Chancellor Philip Hammond promised, in last week’s Budget speech, to ensure “the dream of home ownership is a reality for all generations” and to build a country “that cares for the vulnerable and nurtures the talented”.
But not only is home ownership increasingly out of reach for many teachers, a growing number are also on the verge of homelessness, a Tes investigation reveals.
As well as causing hardship for teachers, unaffordable housing is also playing into one of the biggest problems currently facing the school system – the crisis in teacher recruitment and retention.
The situation has become so serious that senior figures in politics and education are now pressing the government to intervene to secure affordable housing for teachers.
According to figures shared with Tes by the Education Support Partnership (ESP), a charity that provides mental health and wellbeing support to education staff in the UK, the number of teachers it has helped who are threatened by homelessness is on track to more than double this year.
Last year, the charity helped 300 people experiencing a financial crisis relating to housing. Halfway through this financial year, the figure had already reached 350. “We’ve seen a real surge in teachers applying to our grants scheme in the major cities and areas where pressure on housing and living costs are high,” an ESP spokeswoman says.
One of those helped by the charity is Tara, a teacher in Bath. A single mother, she faced the prospect of homelessness earlier this year when her landlord terminated her tenancy.
Tom, a primary teacher who lives in Leyton, East London, was also helped by the ESP. A single parent with two children aged 6 and 9, he found that no matter how much he budgeted, his basic outgoings outstripped his pay.
He received a grant towards his rent and council tax earlier this year when he was on the verge of going into arrears. He estimates that 80 per cent of his pay is swallowed up by the £1,250 monthly rent, which pays for what he describes as a “pretty grotty two-bed flat”.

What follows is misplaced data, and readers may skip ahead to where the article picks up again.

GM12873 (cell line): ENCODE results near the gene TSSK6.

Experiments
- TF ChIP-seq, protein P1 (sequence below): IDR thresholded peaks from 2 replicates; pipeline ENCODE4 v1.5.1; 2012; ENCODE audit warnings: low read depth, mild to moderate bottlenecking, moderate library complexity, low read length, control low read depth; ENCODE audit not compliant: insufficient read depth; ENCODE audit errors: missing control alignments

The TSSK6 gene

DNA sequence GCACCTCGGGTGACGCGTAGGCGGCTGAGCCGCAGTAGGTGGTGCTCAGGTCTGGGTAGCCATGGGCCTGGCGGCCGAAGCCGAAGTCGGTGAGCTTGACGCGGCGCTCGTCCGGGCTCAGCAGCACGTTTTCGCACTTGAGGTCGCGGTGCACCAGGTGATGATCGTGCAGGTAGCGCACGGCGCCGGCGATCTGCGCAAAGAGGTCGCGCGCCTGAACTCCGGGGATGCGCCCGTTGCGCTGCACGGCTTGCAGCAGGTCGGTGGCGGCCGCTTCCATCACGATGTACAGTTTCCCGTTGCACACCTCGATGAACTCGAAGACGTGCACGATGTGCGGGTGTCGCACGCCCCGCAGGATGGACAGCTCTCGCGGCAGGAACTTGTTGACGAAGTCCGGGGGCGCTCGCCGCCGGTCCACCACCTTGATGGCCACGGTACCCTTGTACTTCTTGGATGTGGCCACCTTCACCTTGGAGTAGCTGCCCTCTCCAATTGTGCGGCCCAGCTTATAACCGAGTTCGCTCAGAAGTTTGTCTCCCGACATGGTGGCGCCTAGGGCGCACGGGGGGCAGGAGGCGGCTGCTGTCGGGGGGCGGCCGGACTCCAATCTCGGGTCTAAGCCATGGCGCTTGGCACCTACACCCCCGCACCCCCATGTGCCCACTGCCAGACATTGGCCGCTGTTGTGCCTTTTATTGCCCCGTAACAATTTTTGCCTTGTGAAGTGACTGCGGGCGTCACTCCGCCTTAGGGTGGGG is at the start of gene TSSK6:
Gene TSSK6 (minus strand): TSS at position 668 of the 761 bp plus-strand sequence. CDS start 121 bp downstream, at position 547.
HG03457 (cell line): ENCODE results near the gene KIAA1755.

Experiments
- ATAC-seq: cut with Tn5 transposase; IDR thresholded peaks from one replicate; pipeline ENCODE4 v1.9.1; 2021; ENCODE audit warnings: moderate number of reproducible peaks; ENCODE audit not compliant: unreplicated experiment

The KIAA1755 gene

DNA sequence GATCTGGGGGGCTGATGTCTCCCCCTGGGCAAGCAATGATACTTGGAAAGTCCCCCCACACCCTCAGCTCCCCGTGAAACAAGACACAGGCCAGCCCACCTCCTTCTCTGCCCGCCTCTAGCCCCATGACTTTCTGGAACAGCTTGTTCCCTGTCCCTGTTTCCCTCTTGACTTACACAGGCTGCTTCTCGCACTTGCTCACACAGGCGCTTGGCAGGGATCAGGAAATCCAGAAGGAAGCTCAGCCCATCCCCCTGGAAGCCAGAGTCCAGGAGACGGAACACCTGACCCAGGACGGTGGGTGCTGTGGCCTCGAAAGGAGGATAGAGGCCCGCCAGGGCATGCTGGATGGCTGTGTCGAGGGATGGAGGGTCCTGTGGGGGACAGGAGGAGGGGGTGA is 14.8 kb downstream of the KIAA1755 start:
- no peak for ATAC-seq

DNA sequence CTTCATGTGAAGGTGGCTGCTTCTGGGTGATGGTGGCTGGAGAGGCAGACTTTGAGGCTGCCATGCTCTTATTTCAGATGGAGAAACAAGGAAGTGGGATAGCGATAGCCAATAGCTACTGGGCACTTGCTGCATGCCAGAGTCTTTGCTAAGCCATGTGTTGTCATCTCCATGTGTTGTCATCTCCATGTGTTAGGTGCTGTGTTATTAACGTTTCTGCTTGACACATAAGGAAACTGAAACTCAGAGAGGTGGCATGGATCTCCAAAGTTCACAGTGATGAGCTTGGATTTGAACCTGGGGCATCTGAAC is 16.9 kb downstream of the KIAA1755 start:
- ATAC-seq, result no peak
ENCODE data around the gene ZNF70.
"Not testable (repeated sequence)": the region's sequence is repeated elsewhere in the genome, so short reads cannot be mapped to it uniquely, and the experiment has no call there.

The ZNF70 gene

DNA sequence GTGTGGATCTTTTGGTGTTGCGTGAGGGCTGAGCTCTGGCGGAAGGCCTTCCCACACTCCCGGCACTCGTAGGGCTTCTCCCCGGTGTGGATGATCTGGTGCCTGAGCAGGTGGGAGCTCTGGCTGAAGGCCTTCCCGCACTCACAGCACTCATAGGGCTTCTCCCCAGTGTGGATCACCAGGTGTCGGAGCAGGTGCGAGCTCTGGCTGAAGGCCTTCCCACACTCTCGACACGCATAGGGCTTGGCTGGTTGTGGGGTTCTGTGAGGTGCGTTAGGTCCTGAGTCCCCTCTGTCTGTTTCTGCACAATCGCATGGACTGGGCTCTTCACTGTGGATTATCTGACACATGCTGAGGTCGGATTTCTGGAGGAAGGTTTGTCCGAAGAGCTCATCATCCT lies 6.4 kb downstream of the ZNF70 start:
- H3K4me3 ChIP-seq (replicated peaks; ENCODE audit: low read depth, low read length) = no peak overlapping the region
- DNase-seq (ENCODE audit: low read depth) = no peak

The increasing unaffordability of housing for many teachers is believed to be the result of two factors: soaring house prices in some parts of the country, combined with seven years of public sector pay restraint.
Teachers left behind
In London, the average house price in November 2010 stood at £282,290. Fast forward to September 2017 and the average price in the capital was an astonishing £483,568.
Teacher salaries have been left behind by this meteoric rise. In 2010, a teacher working in an Inner London school was entitled to a minimum salary of £27,000 on the main pay scale.
While the average London house increased by more than £200,000 during the next seven years, the minimum point on the main pay scale for Inner London teachers rose by just £1,660, to £28,660 in the 2017-18 pay award.
However, the problem is not confined to the capital. As Tara’s experience shows, teachers working in schools across the south of England are struggling with the cost of housing.
Sian Carr, executive principal of The Skinner’s Kent Academy in Tunbridge Wells and a past president of the Association of School and College Leaders, says that house prices in her part of Kent are “not that dissimilar” to the capital. However, teachers in Tunbridge Wells are ineligible for the pay top-ups.
Layla Moran MP, the Liberal Democrat education spokesperson, says that her constituency of Oxford West and Abingdon has “some of the highest ratios of affordability to income in the country”.
Local house prices are so high that she says she is aware of teachers who have “left schools in Oxford to go to work in London” to benefit from the extra pay.
While most teachers will not be threatened by homelessness, many appear to be struggling with rising housing costs. According to a survey of private renters by the housing charity Shelter, 52 per cent of teachers report difficulty keeping up with rent payments at least “from time to time”.
And this is feared to be fuelling the crisis in recruitment and retention. Survey findings published last week by the NAHT headteachers’ union found that “high housing and living costs” was the third most common factor cited by school leaders as to why they struggle to recruit NQTs.
This year, nearly a third (32 per cent) of respondents mentioned this factor, compared with just under a quarter (24 per cent) in 2014.
Moran has experienced the problem first hand as a governor of an Oxford primary. Housing is one of the biggest reasons that her school is losing teachers, she says. It also adds “massively to teacher workload and stress”, because those who choose to stay are forced to live “really far away” to afford a house.
Department for Education figures published in May revealed that almost half of London teachers moved to a different region in the four years up to 2014. The Social Mobility Commission, in a report published this week, says this is “probably because of the cost of housing”. In contrast, only one in 10 teachers in the North East moved out of the region during that period.
While the government outlined policies in the Budget to help people get onto the property ladder, there is nothing to suggest that struggling teachers will receive relief anytime soon. And the Office for Budget Responsibility has predicted that the decision to abolish stamp duty for first-time buyers will actually cause house prices to rise – although Hammond has disputed this.
The DfE points to measures being taken to ease teacher recruitment problems. A spokesperson says: “We continue to invest significant sums in teacher recruitment with £1.3 billion up to 2020 being invested in teacher bursaries to attract the best and brightest into the profession.”